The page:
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Can I use TV instead of medical grade monitor for Endoscopy?

TV vs Medical monitor in Endoscopy

Can I use High Definition TV instead of medical grade monitor in Endoscopy? How do I choose the right endoscopy monitor within a tight budget? Several healthcare providers with budgetary constraints ask this question. Medical grade monitors are far more expensive as compared to similar sized TVs and there is often pressing need to save cost. There is also general assumption that ‘high resolution’ is the most important factor in choosing a monitor. Given the availability of several options of high-definition Televisions, why not use them?

Some surgeons I talked to said they found a high-definition TV was quite good enough and features that medical grade monitors talk about were not all that needed. Some even say it is all sales gimmick.

So what are the various parameters we are talking about, when it comes to selection of endoscopy monitor? The top ten important features to be considered in the choice of endoscopy monitor:

Three features on which TVs are comparable to medical monitors are – resolution, screen size and display technology.

  1. Resolution – In terms of resolution today HD, FHD, 4K UHD are all commonly available in TV as well as medical grade monitors.
  2. Screen size – Screen sizes starting from 19” to 55” are available, while most commonly used may be 26”.
  3. Display Technology – LCD/LED/ CRT, while CRT TV may be low in resolution and not suitable for medical purposes, LCD TVs are commonly available today.

The key features that TVs do not support adequately and medical monitors specifically provide for are:

  1. Brightness/ Luminance/ Backlight – Medical grade monitors have 10 times superior luminance that helps differentiate tissues, abnormalities etc, much better. Most importantly medical monitors are designed to have longer luminance stability (say 4 years vs 1 year) as compared to commercial display devices. This alone may justify the cost of medical grade monitors in the long-term.
  2. Colour calibration – Medical monitors are colour-calibrated to differentiate different tissues, vessels etc. more accurately as compared to other monitors. Contrast ratio in medical monitors is also higher than ordinary monitors or TV. Most TVs do not offer the high brightness (1000+ cd/m2), high contrast (>1400:1) and clinical colour calibration that medical monitors come with.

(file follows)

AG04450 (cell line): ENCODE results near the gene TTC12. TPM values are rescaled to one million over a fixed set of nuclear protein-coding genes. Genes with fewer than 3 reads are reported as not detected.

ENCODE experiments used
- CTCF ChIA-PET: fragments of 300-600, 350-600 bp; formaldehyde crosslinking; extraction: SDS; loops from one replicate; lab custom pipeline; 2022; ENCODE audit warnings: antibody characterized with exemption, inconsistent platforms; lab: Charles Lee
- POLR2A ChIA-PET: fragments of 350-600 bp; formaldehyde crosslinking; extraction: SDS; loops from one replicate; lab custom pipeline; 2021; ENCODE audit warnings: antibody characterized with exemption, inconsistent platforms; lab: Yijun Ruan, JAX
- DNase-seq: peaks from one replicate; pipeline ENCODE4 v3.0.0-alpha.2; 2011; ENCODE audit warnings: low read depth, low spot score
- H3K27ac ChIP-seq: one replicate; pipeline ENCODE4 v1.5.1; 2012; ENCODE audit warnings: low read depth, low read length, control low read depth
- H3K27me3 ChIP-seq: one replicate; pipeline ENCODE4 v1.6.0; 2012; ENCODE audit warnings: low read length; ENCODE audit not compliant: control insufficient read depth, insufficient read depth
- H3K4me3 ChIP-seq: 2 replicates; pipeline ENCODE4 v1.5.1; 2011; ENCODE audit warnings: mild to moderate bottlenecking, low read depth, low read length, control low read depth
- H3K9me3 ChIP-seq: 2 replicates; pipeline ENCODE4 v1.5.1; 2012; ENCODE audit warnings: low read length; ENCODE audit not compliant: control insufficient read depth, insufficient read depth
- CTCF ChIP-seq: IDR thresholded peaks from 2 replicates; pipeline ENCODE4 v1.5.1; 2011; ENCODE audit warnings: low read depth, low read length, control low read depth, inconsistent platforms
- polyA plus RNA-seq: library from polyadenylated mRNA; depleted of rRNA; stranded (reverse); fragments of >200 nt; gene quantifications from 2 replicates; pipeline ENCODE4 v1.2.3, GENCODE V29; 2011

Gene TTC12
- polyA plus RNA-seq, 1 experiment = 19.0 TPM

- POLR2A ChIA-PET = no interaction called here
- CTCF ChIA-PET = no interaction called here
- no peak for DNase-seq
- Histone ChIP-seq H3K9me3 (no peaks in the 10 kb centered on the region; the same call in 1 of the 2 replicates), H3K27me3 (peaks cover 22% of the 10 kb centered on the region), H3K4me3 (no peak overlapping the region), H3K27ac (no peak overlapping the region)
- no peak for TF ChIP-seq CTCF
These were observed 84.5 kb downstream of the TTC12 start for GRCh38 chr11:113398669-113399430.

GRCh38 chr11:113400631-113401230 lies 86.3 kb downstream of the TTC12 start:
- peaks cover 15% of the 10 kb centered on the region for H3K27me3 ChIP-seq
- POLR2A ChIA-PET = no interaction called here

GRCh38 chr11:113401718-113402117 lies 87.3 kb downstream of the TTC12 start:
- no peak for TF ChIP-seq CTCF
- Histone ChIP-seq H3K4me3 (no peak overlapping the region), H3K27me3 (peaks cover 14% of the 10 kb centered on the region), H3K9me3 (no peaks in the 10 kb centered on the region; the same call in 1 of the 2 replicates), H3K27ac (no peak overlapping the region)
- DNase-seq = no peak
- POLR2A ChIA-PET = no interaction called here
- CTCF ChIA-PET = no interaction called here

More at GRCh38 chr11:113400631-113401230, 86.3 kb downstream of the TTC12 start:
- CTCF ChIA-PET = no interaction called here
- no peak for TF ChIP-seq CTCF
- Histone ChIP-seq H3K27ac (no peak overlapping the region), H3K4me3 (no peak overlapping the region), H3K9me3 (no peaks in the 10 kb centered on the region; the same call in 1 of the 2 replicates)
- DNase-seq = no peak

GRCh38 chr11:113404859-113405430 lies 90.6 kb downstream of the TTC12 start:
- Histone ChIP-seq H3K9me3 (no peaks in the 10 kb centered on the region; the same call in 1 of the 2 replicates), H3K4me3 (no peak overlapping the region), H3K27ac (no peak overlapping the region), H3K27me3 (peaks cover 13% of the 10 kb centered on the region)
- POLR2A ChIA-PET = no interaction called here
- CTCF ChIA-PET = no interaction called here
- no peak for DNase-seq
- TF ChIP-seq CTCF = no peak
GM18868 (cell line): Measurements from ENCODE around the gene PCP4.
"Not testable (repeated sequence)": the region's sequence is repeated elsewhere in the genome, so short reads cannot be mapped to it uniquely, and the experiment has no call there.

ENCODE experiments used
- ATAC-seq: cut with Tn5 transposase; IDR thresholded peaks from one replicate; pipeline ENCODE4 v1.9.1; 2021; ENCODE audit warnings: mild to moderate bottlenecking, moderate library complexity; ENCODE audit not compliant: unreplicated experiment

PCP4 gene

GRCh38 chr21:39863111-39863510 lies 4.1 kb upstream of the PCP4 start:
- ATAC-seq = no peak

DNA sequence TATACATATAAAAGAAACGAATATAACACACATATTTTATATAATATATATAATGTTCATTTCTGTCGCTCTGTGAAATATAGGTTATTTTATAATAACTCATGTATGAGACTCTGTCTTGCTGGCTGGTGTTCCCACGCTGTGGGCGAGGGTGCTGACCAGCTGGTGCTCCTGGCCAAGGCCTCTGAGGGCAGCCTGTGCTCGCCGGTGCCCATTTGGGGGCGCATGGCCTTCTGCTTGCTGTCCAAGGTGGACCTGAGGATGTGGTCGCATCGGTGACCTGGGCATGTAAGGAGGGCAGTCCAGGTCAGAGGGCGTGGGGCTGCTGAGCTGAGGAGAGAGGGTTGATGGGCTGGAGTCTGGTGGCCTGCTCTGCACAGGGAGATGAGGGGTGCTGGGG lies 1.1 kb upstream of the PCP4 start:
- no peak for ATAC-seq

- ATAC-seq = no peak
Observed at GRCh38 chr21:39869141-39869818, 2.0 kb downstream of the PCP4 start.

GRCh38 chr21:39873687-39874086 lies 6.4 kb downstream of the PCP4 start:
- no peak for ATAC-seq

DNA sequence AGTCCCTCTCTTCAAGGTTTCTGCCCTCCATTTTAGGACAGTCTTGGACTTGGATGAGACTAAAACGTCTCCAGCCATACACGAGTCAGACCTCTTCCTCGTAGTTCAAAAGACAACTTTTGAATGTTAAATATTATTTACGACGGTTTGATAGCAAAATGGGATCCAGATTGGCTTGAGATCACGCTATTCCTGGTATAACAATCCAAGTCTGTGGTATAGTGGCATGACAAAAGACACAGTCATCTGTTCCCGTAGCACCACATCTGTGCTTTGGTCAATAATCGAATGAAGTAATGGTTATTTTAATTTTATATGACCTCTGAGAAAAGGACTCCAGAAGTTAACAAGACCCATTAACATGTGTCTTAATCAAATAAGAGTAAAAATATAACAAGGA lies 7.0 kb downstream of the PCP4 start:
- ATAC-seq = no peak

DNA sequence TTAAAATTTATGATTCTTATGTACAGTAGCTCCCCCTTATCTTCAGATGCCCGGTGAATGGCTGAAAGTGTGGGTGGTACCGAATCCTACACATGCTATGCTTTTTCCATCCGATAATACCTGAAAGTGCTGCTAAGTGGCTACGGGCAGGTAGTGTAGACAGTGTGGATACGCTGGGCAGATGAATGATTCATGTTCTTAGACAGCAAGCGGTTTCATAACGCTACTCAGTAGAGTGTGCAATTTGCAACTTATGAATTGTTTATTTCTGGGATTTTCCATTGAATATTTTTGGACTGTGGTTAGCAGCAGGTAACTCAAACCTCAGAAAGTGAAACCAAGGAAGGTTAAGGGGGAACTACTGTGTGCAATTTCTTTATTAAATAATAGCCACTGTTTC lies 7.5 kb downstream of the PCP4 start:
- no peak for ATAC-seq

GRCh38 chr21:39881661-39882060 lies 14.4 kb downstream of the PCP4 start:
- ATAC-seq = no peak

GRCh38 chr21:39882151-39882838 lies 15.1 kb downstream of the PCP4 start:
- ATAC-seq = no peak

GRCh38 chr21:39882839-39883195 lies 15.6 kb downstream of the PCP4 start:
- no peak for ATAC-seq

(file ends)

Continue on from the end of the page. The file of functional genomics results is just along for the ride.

3. Angle of view – Angle of view is an extremely important factor. In medical grade monitors, image reproduction is accurate and efficient regardless of viewing angle. This is not true for TVs and other monitors. This factor can make big difference in accuracy of diagnosis and treatment.
  4. Dis-infectability– Withstanding fumigation/ dis-infection procedures and elecro-magnetic interference in OT are important from the point of longevity of equipment. Medical monitors are built with components isolated/ protected from impact of regular fumigation done in OT. They are also tested for electro-magnetic interference from other equipment in Operating Theatres. Other normal display devices will soon get spoiled in Operation Theater environment.
  5. DICOM compatibility – Digital Imaging and Communications in Medicine is the standard for the communication and management of medical imaging information and related data. DICOM is most commonly used for storing and transmitting medical images enabling the integration of medical imaging devices. Medical grade monitors are DICOM compatible and ordinary TVs are not. If you are using Electronic Medical Records and store images directly from other imaging modalities, Endoscopy, cardiology scans, DICOM compatibility is required.
  6. Connectivity – Digital Video I/O is an extremely critical factor, especially in case of Endoscopy, cardiology, angiography etc. video output is essential. TVs may not have all types of input/ output formats supported, most have only HDMI or USB ports for input. As far as connectivity is concerned, one will have to check the connectors compatible with endoscope output and if required go for a converter to HDMI/ USB since TVs only support HDMI and USB ports for input. The type of converter depends on the output types your endoscope has. Important thing to note is any use of converter deteriorates the quality of image somewhat.
  7. Other features in medical grade monitors include, Anti-bacterial, Water-proof, Touch-screen, Anti-glare, portable/ wall-mounted etc.

If you have funds constraints and must go for a TV instead of medical monitor – FHD or 4K UHD TV are good in terms of resolution. Most of the UHD TVs come in large screen sizes (>48″). 26″–32″ would be more suitable for hospital use.

Alternately, one could consider used medical monitors or refurbished medical monitors.

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